In “Real Artists Don’t Starve: Timeless Strategies for Thriving in the New Creative Age”, author Jeff Goins challenges the assumption that all artists and creative professionals have to live as starving artists. Artists, he says buy into this myth because they hold onto several limiting beliefs. One of the top limiting beliefs on Goins’ list is the belief that money and art are incompatible. That belief reinforces the cultural belief in “art for art’s sake” but it does nothing to support the artist.

Goins argues that this belief (and at least 8 or 9 others) are the primary reason that many creative professionals live under the financial and creative potential. Our society has accepted that only a relatively few artists become financially successful while others have to scrounge around for pennies while secretly hoping for a “big break”.

“Real Artists Don’t Starve” is a wake-up call and manifesto to artists to stop waiting for your “15 minutes of fame” and create a thriving business while you create your art.

Let’s take a look a further look at the book.

Myth of the Starving Artist: Why Michelangelo Was Far From Poor (or Starving!)

Jeff Goins starts off his modern call to the artist by taking a fresh new look at the past. He begins with the story of Michelangelo, an artist who we assume fit the “starving artist” myth. We can imagine him painting the Sistine Chapel for one of the richest patrons in his history while surviving on a frugal life. Michelangelo, himself, even commented on how frugal his life was: “I am a poor man and of little worth, who is laboring…”

The truth, however, may actually be far different than we expect. 

As “Real Artists Don’t Starve” shares, a historian decided to follow the paper trail of money for the Michelangelo’s work. What the historian actually found was quite surprising. 

Michelangelo was astoundingly rich.

As the book shares, the historian estimated that Michelangelo had a fortune of $47 million dollars (in today’s dollars)

Breaking Free of the Starving Artist Myth

After dropping that historical bombshell, Jeff Goins goes on to explain the principles he claims were key to helping artists like Michelangelo maintain a creative and profitable life at the same time. Goins offers these principles (or rules) in direct opposition to the unwritten assumptions he says guides the starving artist.

Three of those unwritten assumptions that maintain the “starving artist” myth include:

  • Originality: Belief that artists must create truly original work (Jeff Goins’ response: Rule of Creative Theft-Nothing we ever create is truly original. It’s an original recombination of old ideas.)
  • Lone Genius: Belief that a truly gifted artist must work alone (Jeff Goins’ response: Rule of Collaboration-Great artists support and are supported by communities with various roles.)
  • Broke: Belief that artists must remain “starving artists” unless they get a “big break”. (Jeff Goins’ response: Rule of The Audience-Artists don’t hide their talent until the “right time”.)

 

Business Applications: Shifting from Starving Artist to Thriving Creative Business

“Real Artists Don’t Starve” isn’t a business book for creative professionals. Rather it’s a “business mindset “book. This book prepares artists to challenge beliefs that block them from getting more business.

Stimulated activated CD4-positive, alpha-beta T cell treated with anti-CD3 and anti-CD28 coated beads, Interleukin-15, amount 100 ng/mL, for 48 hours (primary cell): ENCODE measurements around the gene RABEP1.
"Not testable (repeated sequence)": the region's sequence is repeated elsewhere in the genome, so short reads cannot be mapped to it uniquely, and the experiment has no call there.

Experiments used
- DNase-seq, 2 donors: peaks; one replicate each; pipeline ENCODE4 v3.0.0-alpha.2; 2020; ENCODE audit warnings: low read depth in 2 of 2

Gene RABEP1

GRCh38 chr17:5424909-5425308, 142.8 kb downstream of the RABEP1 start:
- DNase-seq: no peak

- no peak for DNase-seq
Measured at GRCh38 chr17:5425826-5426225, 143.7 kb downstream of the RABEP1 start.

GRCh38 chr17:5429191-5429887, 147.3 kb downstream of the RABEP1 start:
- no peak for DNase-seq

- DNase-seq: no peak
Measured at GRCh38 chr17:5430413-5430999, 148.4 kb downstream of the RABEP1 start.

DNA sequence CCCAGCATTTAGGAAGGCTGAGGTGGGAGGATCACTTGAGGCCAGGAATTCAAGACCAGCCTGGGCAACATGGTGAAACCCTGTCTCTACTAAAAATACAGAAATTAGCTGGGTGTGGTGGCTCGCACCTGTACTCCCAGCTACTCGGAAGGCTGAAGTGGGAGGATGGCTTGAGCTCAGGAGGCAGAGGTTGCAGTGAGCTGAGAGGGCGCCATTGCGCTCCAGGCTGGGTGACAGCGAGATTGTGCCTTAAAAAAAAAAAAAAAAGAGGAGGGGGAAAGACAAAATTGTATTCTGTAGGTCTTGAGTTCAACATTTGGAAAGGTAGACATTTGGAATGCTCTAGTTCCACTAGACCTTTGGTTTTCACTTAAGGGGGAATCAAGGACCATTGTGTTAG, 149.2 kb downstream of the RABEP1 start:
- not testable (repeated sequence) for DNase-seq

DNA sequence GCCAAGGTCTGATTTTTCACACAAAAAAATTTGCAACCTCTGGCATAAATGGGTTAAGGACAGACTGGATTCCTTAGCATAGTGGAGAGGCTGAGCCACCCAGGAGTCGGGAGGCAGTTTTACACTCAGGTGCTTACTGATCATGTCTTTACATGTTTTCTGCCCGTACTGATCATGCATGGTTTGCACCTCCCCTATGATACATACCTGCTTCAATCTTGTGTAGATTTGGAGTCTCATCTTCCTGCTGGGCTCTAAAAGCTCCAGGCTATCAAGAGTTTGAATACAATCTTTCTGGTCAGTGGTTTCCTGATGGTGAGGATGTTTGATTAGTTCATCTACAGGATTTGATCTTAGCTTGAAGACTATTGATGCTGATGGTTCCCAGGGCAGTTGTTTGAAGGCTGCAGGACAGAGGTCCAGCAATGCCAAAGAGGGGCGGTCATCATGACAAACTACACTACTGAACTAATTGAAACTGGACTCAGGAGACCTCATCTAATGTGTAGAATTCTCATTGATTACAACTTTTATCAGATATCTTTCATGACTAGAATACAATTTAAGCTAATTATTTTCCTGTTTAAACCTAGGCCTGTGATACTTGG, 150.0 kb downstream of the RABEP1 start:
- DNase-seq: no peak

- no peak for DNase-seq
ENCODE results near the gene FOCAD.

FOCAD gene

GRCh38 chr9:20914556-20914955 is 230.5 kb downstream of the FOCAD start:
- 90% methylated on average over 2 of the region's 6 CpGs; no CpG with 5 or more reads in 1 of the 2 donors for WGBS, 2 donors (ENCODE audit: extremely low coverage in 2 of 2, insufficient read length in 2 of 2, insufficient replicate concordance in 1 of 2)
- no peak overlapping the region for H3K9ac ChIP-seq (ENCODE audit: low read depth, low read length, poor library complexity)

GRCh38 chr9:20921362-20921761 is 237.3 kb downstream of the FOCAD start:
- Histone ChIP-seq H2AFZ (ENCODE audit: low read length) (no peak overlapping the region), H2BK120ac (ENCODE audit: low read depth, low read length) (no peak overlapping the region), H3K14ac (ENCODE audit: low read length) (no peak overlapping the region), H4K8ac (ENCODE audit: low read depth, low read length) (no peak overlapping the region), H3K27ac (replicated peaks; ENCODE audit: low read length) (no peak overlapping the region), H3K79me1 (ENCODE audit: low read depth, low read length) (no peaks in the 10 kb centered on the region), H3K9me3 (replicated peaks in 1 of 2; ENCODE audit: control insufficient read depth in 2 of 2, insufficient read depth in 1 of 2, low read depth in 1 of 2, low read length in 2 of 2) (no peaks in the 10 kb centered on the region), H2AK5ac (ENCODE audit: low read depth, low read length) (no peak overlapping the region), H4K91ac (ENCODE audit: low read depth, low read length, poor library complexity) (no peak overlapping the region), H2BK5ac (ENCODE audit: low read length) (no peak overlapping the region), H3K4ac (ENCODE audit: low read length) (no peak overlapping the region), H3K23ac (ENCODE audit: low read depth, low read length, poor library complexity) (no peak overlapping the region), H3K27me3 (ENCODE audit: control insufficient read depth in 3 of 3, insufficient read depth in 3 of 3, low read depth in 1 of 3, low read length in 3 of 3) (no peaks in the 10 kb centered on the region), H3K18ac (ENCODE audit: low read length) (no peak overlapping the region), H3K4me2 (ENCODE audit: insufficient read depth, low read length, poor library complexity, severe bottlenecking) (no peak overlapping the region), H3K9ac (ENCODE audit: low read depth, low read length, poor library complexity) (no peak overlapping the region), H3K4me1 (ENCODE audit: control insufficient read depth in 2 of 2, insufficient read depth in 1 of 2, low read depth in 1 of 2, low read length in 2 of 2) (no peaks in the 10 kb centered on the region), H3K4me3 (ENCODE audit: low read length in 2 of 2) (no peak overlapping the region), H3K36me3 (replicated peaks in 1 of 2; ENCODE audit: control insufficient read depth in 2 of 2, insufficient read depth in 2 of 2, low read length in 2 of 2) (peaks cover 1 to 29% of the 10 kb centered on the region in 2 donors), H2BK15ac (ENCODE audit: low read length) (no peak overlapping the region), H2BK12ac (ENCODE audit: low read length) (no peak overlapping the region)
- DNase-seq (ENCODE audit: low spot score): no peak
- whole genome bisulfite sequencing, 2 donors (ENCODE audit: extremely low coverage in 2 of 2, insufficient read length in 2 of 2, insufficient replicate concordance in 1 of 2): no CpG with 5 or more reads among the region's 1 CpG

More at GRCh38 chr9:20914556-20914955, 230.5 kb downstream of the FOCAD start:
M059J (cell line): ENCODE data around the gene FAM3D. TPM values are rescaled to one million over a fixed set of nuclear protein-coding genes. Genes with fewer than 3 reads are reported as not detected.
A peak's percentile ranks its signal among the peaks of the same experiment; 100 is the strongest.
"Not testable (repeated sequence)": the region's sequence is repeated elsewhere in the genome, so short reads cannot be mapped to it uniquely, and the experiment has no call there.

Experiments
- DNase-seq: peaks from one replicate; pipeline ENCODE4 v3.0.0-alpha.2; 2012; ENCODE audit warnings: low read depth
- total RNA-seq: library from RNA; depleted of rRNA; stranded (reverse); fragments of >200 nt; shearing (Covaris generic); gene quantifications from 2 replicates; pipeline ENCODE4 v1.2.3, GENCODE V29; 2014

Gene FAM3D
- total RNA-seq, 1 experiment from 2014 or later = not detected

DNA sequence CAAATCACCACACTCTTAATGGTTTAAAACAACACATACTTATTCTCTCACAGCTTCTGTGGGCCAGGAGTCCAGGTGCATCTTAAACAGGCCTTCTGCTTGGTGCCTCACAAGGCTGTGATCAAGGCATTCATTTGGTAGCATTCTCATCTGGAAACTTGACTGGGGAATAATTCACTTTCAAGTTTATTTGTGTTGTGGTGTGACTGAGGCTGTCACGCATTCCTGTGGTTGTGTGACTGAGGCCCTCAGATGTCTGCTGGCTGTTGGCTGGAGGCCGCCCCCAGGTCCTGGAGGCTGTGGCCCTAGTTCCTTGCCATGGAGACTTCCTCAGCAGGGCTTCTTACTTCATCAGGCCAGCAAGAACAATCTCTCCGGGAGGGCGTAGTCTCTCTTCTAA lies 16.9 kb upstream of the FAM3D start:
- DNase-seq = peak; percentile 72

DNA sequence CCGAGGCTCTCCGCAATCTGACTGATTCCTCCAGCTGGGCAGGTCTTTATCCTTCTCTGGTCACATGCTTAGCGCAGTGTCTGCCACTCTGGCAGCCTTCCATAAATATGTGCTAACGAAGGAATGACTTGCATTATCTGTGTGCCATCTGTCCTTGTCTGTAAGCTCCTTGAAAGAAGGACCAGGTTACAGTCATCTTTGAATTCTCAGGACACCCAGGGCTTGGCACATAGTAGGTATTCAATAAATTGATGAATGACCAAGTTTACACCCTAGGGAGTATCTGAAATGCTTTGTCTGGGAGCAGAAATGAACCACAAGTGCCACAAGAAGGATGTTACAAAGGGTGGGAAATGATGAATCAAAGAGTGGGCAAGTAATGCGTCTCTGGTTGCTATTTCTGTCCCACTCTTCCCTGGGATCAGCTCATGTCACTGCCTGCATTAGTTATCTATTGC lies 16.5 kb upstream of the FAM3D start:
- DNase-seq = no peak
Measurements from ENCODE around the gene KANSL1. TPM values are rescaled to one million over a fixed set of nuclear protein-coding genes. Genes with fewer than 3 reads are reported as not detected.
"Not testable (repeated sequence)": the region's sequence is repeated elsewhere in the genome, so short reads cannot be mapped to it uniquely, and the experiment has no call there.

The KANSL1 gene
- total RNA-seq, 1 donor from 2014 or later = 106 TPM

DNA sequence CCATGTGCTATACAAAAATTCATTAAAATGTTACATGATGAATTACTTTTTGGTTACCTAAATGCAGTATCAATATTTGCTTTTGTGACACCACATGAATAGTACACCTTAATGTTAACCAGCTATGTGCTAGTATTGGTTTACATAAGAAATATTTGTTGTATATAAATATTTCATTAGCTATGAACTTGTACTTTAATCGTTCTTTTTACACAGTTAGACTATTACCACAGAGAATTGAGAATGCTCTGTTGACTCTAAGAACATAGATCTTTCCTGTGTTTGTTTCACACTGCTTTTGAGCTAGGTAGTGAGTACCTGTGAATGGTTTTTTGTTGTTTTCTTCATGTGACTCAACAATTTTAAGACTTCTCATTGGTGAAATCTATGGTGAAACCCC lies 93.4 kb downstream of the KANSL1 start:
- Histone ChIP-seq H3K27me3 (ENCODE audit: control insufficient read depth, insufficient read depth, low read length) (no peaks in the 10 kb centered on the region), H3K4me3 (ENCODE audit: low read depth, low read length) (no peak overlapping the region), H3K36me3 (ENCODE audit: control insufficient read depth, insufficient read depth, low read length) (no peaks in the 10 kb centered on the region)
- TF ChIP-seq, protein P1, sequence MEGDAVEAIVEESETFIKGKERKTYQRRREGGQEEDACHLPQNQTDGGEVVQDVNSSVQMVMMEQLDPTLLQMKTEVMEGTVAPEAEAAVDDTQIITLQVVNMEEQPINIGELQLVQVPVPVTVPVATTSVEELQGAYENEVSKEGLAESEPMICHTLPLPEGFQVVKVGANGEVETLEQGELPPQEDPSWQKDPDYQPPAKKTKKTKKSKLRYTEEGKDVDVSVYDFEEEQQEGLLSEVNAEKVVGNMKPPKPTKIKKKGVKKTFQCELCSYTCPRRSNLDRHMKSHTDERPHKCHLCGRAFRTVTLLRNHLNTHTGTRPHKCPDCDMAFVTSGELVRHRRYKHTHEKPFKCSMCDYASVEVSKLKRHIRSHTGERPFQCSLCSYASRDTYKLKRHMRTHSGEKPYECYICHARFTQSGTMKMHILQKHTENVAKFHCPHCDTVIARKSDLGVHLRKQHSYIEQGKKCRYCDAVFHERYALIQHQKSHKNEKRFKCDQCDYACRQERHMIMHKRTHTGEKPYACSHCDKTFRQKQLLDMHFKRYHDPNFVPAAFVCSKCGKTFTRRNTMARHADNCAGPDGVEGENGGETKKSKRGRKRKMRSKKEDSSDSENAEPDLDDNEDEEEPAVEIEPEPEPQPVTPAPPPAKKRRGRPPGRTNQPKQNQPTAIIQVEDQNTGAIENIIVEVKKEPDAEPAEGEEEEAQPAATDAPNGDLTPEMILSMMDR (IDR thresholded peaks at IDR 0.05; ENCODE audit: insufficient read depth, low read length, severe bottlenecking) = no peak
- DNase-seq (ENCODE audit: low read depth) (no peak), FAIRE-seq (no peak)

Based on the rules mentioned in his book, there are a few things that any artist (or creative professional) can start today to start down the path of the thriving artist. These things include:

    1. Build a consistent routine. This step will develop the discipline you need for on-demand creativity.
    2. Build multiple streams of income. Don’t put all of your financial eggs in one creative basket. Look for ways to leverage your talent into more income (like teaching, writing, etc.)
    3. Network with a variety of people.  It takes an audience of different people to support an artist. Take time to connect with people of various backgrounds and experiences. Not only will this help your creativity, it will expand your potential new supporters, patrons, and potential buyers.
    4. Stop waiting for your “Big Break”. Start setting up your own mini-breaks into greatness.  Stop waiting for your “moment” because it probably won’t happen like you expect it to. Instead, create your opportunities by gradually stepping out of your creative comfort zone with projects that require more skill, responsibility, and risk. This is how you set yourself for continued success.

Welcome the New Renaissance of the Thriving Artist

By breaking out of these limiting beliefs, including the three mentioned above, Jeff Goins hopes to introduce readers to what he calls the New Renaissance, an era where artists and creative professionals embrace their creative and entrepreneurial sides. By embracing the entrepreneurial and creative aspects of art, artists can finally step into their potential. This might not include a million-dollar bank account like Michelangelo, but it might include more financial freedom and more time creating the art you are ready to release to the world.

 

Image of Michlangelo: By Jacopino del Conte – GEO Epoche: Die italianissima che Renaissance., Public Domain, https://commons.wikimedia.org/w/index.php?curid=1509518